In conclusion, the use of laser offers a new tool that can change the way in which existing treatments are performed, or serve to compliment them. Modern medicine needs to explore and take advantage of current trends to derive maximum benefit in terms of technology, patient's acceptance and, post-operative management.

   References Top

1.Jaferzadeh H, Sanadkhani M, Mohtasham M. Oral pyogenic granuloma: A review. J Oral Sci 2006;48:167-75.  Back to cited text no. 1
2.Shafer, Hine, Levy. In: Textbook of oral pathology. 5 th ed. the Netherlands: Elsevier Publication; 2006. p. 994-7.  Back to cited text no. 2
3.Nthumba PM. Giant pyogenic granuloma of the thigh: A case report. J Med Case Rep 2008;2:95. Available from:  Back to cited text no. 3
4.Neville BW, Damm DD, Allen CM, Bouquet JE. In: Oral and maxillofacial pathology 3 rd ed. the Netherlands: Elsevier; 2004. p. 176-7.  Back to cited text no. 4
5.Wood NK, Goaz PW. In: Textbook of differential diagnosis of oral and maxillofacial lesions, USA: Mosby; 5 th ed, 1997. p. 32-4.   Back to cited text no. 5
6.Greenberg MS, Glick M, Ship JA. In: Burkett's textbook of oral medicine. 11 th ed. USA: BC Becker Inc; 2008. p. 131-2.  Back to cited text no. 6
7.MacLeod RL, Soames J. Epilides: A clinicopathological study of 200 consecutive lesions. Br Dent J 1987;163:51-3.  Back to cited text no. 7
8.Levy I, Rolain JM, Lepidi H. Is pyogenic granuloma associated with Bartonella infection? J Am Acad Dermatol 2005;53:1065-6.  Back to cited text no. 8
9.Yuan K, Jin YT, Lin MT. Expression of tie-2, angiopoietin-1, angiopoientin -2, Ephrin B2 and EphB4 in pyogenic granuloma of human gingival implicates their roles in inflammatory angiogenesis. J Periodont Res 2000;35:165-71.  Back to cited text no. 9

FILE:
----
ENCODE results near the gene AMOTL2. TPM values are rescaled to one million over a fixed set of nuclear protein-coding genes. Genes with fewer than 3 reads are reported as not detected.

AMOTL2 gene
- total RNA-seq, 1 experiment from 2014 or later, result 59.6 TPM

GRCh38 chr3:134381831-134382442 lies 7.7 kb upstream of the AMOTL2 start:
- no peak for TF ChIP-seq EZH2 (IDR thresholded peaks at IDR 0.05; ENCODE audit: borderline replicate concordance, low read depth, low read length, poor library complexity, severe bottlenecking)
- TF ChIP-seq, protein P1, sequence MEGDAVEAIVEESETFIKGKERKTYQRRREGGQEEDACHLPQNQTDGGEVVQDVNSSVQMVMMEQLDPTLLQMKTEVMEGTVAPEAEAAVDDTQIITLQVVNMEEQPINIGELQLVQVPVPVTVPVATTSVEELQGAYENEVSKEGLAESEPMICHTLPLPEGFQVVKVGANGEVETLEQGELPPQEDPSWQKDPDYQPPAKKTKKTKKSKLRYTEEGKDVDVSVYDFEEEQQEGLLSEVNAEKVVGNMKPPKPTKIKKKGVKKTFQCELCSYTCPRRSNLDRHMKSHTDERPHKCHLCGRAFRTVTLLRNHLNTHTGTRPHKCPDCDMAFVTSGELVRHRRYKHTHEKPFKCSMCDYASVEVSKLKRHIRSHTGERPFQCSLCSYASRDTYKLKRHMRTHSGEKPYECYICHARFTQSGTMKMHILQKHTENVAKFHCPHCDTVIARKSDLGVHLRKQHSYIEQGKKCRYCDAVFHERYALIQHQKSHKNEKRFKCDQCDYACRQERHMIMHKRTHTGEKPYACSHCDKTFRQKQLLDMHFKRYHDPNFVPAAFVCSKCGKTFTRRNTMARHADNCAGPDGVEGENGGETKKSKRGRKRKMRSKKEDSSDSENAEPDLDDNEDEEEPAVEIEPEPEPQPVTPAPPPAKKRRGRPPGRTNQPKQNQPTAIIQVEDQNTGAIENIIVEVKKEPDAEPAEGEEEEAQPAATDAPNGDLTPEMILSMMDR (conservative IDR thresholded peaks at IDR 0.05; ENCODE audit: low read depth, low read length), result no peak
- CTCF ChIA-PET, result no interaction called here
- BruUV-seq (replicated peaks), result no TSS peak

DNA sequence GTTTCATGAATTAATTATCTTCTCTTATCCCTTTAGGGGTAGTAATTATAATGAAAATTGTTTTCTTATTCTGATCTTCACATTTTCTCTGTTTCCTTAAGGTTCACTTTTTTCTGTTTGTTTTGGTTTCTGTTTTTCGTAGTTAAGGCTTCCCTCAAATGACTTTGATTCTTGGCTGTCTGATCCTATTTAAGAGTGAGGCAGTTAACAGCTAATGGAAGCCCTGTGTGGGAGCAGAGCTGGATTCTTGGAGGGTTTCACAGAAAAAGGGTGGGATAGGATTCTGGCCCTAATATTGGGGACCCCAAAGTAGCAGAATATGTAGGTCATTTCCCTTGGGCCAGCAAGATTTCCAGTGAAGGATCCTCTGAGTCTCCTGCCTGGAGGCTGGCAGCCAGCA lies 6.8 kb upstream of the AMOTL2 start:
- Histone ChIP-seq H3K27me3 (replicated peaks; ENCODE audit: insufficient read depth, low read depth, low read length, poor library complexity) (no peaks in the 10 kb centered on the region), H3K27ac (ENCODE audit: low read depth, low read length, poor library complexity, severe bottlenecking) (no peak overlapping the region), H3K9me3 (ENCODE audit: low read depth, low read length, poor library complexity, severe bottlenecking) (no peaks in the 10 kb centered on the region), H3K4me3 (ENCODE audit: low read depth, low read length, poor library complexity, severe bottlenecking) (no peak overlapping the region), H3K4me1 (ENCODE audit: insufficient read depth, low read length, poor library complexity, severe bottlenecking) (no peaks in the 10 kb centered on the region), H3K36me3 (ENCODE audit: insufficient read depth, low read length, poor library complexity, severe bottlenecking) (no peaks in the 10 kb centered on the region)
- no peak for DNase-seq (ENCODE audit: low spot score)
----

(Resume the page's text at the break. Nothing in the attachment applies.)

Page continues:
10.Janier M. Infection and angiomatous cutaneous lesions. J Mal Vasc 1999;24:135-8.  Back to cited text no. 10
11.Taira JW, Hill TL, Everett MA. Lobular capillary hemangioma (pyogenic granuloma) with satellitosis. J Am Acad Dermatol 1992;27:297-300.  Back to cited text no. 11
12.Davies MG, Borton SP, Atai F. The abnormal dermis in pyogenic granuloma. J Am Acad Dermatol 2001;31:342-4.  Back to cited text no. 12
13.Vilman A, Vilman P, Vilman H. Pyogenic granuloma. Evaluation of oral conditions. Dr J Oral Maxillfac Surg 1986;24:376.  Back to cited text no. 13
14.Newman, Takei, Carranza. In: Textbook of Carranza's clinical periodontology, 10 th ed. the Netherlands: Elsevier Publication, 2006, p:176-77  Back to cited text no. 14
15.Gupta R, Gupta S. Cryo-therapy in granuloma pyogenicum. Indian J Dermatol Venereol Leprol 2007;73:14.  Back to cited text no. 15
16.Matsumoto K, Nakanishi H, Seike T. Treatment of pyogenic granuloma with sclerosing agents. Dermatol Surgery 2001;27:521-3.  Back to cited text no. 16
17.Ichimiya M, Yoshikawa K, Hamamoto Y, Muto M. Successful treatment of pyogenic granuloma with injection of absolute alcohol. J Dermatol 2001;31:342-4.  Back to cited text no. 17
18.Raulin C, Greve B, Hammes S. The combined continuous-wave/pulsed carbon dioxide laser for treatment of pyogenic granuloma. Arch Dermatol 2002;138:33-7.  Back to cited text no. 18
19.Kirschner RE, Low DW. Treatment of pyogenic granuloma by shave excision and laser photocoagulation. Plast Reconstr Surg 1999;104:1346-69.  Back to cited text no. 19
20.Boj JR, Hernandez M, Poirier C, Espasa E. Treatment of pyogenic granuloma with a laser - powered Hydrokinetic system: Case report. J Oral Laser Appl 2006;6:301-6.  Back to cited text no. 20
21.Gonzales S, Vibhagool C, Falo LD Jr, Momtaz KT, Grevelink J, Gonzalez E. Treatment of pyogenic granulomas with the 585nm pulsed dye laser. J Am Acad Dermatol 1996;35:428-31. phosphatidyl choline and deoxycholate (50 mg/ml)  Back to cited text no. 21

Correspondence Address:
Shalu Rai
Department of Oral Medicine and Radiology, Institute of Dental Studies and Technologies, Kadrabad, Modinagar - 201 201, Uttar Pradesh
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Source of Support: None, Conflict of Interest: None

DOI: 10.4103/0974-2077.85044

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  [Figure 1], [Figure 2], [Figure 3], [Figure 4], [Figure 5]